ABU DHABI // Uruguayans know well about the ability of football to rack nerves.
Their national team progressed to the semi-finals in 2010 after winning an excruciatingly tense match against Ghana that went into penalties.
“I still remember the game against Ghana in 2010 as it was yesterday. We will always remember those last two minutes,” said Martin Fernandez, 29, from Montevideo.
This year, the team face equally stern tests. Uruguay lost to Costa Rica, 3-1 in the opening game of the group stage, and must also face England and Italy.
Alvaro Puente is also conservative about his country’s chances this year.
“My hope for Uruguay is to win the World Cup, but I know that is very difficult to happen,” said Mr Puente, 33, an economist.
“We have a tough group and if we can clear it, I guess we’ll become stronger for the next games. In Spanish we say la esperanza es lo ultimo que se pierde — the last thing to be lost is hope.”
Pablo Pacareu, a student at New York University Abu Dhabi from Montevideo, said Uruguay is in one of the most difficult groups – if not the most difficult.
“But if we manage to come out victorious, then we might have a shot at going far in the championship,” said Mr Pacareu, 20, who studies electrical engineering.
Most optimistic is perhaps Maria Laura, a 29-year-old food engineer who works for a poultry company.
“I think we will be in the final against Brazil and have the opportunity to repeat what happened in 1950,” she said.
That year, Uruguay shocked the world with its 2-1 win over host nation Brazil, in what’s now known as El Maracanazo.
“For people of my age and younger, the last four years have been of great joy,” said Mr Puente.
“After years and years of living from the past and hearing stories of the great Maracanazo feat in 1950, I think that finally we are looking forward and [starting] to believe again in our team and potential.”
The team is packed with talent such as striker Luis Suarez, who plays his club football at Liverpool, as well as defender Diego Godin, goalkeeper Fernando Muslera and striker Edinson Cavani.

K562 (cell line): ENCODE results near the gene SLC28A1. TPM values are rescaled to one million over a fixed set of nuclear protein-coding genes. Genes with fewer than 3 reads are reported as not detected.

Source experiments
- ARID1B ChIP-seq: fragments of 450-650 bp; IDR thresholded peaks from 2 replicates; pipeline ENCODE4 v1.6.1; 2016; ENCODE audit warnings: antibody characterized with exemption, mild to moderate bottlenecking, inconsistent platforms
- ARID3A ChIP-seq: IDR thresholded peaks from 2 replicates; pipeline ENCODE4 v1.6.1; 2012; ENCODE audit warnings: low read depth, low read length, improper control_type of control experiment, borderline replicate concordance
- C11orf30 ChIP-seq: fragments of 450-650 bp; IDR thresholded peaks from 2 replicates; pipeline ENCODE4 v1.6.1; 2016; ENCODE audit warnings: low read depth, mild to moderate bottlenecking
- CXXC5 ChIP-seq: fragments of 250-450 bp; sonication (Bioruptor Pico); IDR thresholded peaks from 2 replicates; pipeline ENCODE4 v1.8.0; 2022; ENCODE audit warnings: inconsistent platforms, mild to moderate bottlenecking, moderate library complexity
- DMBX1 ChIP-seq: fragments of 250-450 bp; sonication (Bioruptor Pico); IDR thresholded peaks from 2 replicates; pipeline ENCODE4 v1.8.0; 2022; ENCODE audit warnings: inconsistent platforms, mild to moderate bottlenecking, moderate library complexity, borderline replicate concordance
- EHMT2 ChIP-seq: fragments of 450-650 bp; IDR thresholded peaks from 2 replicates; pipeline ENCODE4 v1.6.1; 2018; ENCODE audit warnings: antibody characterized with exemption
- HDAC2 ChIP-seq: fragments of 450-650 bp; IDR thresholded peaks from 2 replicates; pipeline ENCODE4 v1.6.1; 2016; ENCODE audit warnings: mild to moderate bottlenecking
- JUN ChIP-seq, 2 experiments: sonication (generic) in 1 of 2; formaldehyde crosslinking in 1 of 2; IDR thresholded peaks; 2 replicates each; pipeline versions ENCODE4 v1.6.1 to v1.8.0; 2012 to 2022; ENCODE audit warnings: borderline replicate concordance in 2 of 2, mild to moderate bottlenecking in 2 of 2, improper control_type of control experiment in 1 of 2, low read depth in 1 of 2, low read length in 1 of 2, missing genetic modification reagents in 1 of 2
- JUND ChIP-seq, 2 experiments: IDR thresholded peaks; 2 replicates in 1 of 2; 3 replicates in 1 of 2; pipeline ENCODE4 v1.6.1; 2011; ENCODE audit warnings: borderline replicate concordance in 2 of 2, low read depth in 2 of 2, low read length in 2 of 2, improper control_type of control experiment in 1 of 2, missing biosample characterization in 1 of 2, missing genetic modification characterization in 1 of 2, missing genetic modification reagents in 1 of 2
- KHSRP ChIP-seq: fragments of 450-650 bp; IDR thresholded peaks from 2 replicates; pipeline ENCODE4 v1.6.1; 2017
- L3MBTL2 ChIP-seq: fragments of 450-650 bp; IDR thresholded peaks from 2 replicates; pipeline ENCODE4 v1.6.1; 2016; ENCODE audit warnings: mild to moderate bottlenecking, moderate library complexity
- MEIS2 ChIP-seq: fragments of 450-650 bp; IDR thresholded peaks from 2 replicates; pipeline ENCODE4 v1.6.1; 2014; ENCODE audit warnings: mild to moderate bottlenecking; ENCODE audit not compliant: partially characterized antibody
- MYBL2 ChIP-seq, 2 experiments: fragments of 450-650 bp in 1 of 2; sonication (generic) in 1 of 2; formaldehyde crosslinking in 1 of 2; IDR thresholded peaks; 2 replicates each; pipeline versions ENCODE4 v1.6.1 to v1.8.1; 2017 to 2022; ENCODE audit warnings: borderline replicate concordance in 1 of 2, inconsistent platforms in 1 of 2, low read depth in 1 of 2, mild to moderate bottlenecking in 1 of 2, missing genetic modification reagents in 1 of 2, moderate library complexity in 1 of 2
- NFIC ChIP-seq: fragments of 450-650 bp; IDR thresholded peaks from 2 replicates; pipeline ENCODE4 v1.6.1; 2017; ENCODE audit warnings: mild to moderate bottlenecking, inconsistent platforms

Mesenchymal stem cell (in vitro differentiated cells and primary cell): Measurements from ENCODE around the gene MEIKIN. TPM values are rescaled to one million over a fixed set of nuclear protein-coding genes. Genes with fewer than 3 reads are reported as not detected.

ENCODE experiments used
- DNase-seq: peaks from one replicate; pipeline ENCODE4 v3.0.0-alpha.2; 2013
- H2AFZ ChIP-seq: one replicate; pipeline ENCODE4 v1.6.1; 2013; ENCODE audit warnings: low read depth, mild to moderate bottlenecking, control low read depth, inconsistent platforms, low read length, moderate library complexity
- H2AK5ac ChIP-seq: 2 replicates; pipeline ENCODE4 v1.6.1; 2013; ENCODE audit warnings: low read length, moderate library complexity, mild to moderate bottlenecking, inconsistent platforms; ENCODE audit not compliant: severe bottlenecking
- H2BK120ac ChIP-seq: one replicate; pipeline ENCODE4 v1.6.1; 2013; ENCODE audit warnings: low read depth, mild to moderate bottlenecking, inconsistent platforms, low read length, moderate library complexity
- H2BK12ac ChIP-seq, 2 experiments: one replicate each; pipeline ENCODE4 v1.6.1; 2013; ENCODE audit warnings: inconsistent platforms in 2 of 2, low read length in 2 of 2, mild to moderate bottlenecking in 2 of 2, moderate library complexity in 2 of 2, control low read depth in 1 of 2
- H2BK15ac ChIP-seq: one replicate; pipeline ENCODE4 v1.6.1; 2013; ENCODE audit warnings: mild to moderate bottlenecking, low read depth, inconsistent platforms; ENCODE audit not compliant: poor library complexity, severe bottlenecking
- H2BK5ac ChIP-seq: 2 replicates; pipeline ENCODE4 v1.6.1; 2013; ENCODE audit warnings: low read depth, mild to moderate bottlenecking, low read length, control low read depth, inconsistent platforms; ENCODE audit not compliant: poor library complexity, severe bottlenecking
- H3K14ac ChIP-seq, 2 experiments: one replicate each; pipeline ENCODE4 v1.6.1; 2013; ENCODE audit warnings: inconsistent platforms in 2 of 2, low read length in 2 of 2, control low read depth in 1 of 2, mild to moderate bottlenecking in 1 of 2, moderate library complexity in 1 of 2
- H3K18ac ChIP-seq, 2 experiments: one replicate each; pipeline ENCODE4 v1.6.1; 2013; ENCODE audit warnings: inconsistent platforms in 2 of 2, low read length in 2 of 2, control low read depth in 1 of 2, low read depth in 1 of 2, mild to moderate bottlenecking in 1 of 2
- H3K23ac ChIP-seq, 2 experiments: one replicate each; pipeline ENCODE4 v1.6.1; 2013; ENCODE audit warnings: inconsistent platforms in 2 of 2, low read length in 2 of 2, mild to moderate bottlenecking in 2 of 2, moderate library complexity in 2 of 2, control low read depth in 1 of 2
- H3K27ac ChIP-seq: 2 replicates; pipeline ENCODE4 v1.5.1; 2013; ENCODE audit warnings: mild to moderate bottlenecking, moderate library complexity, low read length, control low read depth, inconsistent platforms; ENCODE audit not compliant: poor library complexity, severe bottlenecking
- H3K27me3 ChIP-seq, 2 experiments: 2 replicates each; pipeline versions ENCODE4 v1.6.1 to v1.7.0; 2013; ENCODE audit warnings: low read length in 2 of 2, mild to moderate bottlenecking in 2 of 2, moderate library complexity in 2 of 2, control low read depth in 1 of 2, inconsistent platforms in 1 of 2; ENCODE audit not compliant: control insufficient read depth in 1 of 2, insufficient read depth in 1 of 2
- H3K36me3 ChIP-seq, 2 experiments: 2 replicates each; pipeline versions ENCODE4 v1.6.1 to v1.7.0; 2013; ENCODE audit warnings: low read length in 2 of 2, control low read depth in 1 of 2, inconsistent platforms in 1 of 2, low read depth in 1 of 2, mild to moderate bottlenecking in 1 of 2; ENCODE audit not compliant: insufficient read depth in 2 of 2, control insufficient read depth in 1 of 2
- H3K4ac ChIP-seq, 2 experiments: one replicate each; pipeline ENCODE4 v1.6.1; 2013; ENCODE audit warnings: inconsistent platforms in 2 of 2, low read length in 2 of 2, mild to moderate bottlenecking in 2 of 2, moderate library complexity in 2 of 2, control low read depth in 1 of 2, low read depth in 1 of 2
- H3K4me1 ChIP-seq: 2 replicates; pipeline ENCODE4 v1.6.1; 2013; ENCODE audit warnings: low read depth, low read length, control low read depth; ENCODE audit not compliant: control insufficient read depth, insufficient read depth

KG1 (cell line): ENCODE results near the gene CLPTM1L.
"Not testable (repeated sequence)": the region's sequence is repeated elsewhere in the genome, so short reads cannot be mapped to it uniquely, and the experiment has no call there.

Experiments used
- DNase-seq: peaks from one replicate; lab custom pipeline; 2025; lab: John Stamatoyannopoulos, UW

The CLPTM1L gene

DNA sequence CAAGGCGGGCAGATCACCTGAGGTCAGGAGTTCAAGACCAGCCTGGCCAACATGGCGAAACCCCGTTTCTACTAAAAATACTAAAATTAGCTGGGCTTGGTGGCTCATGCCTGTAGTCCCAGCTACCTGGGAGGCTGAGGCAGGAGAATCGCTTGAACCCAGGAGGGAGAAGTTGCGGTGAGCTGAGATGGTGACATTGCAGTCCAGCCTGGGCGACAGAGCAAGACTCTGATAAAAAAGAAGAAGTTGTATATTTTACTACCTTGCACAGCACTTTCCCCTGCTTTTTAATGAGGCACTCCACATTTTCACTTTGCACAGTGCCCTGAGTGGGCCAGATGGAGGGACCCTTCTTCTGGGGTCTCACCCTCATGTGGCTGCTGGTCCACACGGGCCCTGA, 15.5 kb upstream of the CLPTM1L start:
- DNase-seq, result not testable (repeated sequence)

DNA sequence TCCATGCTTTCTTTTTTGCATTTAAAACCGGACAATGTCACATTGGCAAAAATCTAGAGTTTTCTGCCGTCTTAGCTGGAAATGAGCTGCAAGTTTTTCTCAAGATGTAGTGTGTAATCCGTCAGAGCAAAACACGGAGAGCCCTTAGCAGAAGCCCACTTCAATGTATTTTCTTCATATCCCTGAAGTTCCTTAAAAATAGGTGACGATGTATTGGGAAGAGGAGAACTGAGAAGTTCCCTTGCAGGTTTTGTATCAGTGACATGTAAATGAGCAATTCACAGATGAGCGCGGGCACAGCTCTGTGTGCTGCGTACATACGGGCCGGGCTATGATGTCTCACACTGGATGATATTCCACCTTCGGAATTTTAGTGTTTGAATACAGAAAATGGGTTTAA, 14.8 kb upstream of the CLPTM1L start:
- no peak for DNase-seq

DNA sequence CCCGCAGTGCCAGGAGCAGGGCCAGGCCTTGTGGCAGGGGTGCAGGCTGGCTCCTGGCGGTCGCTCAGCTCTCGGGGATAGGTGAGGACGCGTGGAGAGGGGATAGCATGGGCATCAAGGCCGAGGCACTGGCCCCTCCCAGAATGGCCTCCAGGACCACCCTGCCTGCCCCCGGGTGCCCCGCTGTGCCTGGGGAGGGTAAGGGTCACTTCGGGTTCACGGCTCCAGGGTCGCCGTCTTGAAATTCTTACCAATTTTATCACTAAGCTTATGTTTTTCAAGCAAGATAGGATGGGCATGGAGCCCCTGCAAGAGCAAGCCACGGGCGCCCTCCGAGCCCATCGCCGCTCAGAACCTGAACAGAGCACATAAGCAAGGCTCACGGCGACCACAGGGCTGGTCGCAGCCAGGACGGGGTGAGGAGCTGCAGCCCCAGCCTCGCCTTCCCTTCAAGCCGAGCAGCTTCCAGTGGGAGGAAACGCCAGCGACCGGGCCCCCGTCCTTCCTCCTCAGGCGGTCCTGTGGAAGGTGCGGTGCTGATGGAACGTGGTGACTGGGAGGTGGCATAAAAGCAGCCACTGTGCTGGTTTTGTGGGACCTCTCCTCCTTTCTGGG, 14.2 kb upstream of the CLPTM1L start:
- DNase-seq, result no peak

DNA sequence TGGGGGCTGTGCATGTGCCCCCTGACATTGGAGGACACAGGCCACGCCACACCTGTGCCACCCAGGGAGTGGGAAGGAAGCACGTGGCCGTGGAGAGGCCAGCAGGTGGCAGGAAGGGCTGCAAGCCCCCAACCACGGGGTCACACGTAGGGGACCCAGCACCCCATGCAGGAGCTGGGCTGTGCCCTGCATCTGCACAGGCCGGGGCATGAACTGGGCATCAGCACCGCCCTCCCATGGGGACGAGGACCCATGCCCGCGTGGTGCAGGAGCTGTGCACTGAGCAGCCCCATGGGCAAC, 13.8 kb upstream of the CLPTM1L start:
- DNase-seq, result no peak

Despite this, Mr Fernandez said it would be difficult for the Uruguayans get as far as they did in 2010.
“We still have most of players who played in 2010 and the team is still not old,” he said.
“If we clear the first stage of the group, we should be happy. If this happens, then it all depends on which are the opponents. It’s impossible to predict the opponents but if we clear the group I am confident we will be a difficult team to beat for any team.”
But to do well, the players need to focus and work as a team, Mr Puente added.
“During the last World Cup in South Africa, I saw my country living a special moment,” said Ms Laura. “Regardless from which religion, political thoughts or social class you were, we were all together in the street celebrating. It was amazing, I have never seen something like that in my country before.
“I hope we can repeat this and have a bigger celebration.”
The World Cup is a special time, but while other matches may be time to enjoy the football atmosphere in Dubai, for these expatriates, watching Uruguay play is serious business.
“We usually watch the matches surrounded by only Uruguayans,” said Ms Laura. “So it is typical for us to watch the game in a friend’s house all together — not to go to a public space full of rivals, we have to focus on the game.”
“When it comes to Uruguay games, I am very peculiar and I guess most of Uruguayans are,” said Mr Puente.
“I like to watch the games alone or with a few friends — only Uruguay supporters. I feel the game just as if I was on the field, not much speaking and really concentrated. I end up exhausted.”
“We can go to bars for Argentina games,” said Mr Fernandez.